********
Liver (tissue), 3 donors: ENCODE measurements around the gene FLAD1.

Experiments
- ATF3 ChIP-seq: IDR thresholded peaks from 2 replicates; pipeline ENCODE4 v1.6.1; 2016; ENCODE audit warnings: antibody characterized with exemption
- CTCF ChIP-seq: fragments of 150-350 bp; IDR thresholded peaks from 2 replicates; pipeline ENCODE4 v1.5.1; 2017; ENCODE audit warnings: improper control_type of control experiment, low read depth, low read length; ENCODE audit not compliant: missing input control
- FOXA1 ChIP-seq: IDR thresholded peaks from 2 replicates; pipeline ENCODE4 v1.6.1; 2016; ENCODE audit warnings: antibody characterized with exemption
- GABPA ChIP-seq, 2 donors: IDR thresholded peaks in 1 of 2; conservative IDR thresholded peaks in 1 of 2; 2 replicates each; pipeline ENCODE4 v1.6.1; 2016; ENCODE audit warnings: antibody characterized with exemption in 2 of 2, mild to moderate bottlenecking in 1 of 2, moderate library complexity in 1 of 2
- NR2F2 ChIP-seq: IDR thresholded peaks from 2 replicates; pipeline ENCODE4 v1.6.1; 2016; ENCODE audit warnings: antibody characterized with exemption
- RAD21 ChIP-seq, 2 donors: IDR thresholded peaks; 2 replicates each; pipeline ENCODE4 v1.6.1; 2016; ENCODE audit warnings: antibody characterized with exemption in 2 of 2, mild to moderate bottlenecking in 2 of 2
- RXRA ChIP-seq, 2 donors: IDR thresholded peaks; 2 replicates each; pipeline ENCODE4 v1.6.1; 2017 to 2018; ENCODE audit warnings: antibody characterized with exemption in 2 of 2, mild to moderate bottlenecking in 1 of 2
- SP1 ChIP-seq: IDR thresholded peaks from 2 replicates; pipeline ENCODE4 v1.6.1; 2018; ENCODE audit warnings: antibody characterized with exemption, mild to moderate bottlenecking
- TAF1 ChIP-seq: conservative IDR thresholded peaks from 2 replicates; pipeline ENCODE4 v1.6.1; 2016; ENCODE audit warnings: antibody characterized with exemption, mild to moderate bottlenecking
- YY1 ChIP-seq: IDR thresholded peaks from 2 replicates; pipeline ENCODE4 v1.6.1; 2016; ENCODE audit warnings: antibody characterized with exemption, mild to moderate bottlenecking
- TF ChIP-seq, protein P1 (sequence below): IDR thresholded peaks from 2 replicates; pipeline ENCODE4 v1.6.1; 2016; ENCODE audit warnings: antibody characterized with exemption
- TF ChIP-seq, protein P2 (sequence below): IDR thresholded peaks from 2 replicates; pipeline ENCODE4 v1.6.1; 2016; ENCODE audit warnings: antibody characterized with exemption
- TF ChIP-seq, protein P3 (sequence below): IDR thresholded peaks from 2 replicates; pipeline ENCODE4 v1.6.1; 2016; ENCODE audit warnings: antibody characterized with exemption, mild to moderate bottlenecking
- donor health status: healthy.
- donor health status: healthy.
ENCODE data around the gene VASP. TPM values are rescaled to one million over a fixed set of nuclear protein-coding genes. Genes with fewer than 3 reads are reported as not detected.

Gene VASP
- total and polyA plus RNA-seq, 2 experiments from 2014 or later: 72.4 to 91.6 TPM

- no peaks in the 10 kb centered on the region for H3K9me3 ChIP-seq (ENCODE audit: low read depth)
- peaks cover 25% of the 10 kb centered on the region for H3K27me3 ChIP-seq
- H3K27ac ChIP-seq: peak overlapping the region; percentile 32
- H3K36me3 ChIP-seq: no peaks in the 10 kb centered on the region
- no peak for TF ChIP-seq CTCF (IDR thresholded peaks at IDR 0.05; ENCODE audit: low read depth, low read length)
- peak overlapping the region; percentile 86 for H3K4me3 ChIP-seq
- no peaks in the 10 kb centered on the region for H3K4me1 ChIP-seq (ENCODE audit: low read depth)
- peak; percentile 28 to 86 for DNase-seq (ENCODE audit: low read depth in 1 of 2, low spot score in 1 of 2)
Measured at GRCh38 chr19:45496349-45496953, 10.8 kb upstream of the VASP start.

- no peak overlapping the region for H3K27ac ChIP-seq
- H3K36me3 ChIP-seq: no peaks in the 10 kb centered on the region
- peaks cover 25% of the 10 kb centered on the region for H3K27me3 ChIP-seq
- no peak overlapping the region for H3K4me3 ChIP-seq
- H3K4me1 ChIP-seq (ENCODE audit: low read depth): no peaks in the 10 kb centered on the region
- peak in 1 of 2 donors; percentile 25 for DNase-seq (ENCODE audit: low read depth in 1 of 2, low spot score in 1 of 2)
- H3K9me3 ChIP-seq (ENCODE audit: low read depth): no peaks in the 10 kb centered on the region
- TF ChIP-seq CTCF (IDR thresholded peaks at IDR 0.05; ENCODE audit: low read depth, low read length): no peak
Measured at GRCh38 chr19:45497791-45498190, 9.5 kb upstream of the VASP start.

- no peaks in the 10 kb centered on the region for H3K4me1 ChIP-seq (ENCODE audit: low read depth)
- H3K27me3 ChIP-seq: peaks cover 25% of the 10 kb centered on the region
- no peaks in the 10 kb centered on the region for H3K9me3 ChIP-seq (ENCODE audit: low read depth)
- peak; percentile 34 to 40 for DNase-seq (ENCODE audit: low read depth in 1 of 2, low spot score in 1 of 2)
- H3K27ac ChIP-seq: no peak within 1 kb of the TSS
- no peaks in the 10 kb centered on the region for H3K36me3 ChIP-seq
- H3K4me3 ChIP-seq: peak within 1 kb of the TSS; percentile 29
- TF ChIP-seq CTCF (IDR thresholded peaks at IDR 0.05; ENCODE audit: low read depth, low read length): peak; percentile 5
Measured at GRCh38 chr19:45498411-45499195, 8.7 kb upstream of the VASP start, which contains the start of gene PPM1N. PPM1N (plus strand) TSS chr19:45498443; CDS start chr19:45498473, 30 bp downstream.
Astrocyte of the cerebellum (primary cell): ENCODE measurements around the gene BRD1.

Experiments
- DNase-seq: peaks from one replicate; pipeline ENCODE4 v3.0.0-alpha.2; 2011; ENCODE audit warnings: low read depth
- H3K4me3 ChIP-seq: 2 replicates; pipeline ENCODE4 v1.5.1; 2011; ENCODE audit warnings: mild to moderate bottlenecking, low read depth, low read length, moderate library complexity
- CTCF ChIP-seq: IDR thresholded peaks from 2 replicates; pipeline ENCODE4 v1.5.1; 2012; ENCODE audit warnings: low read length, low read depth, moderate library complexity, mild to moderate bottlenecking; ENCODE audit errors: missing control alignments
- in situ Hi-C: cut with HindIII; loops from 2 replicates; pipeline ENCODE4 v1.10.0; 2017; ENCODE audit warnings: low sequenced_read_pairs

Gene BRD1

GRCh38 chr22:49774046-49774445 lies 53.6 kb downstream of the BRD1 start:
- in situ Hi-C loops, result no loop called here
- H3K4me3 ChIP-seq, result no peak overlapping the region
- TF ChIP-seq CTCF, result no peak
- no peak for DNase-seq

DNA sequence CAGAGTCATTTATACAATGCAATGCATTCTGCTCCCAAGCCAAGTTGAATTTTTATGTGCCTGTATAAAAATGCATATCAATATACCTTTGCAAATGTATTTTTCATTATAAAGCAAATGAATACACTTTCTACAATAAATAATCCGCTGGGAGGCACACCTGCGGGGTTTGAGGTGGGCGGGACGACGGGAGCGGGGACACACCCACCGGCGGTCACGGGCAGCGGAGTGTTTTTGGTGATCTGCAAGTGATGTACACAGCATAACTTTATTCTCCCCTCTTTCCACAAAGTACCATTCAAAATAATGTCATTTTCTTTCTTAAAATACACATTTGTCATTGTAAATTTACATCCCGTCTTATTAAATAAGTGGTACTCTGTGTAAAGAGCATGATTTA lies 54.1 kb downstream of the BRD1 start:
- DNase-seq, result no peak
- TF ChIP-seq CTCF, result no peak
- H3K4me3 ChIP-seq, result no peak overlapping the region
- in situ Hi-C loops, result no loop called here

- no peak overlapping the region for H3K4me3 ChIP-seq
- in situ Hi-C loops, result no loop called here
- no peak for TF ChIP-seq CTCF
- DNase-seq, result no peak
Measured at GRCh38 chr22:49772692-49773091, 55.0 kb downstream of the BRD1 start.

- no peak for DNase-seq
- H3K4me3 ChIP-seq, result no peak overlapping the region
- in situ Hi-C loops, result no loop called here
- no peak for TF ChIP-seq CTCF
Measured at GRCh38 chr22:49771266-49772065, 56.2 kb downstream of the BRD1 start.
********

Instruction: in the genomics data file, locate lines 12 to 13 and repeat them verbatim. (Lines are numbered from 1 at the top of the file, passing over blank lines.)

- YY1 ChIP-seq: IDR thresholded peaks from 2 replicates; pipeline ENCODE4 v1.6.1; 2016; ENCODE audit warnings: antibody characterized with exemption, mild to moderate bottlenecking
- TF ChIP-seq, protein P1 (sequence below): IDR thresholded peaks from 2 replicates; pipeline ENCODE4 v1.6.1; 2016; ENCODE audit warnings: antibody characterized with exemption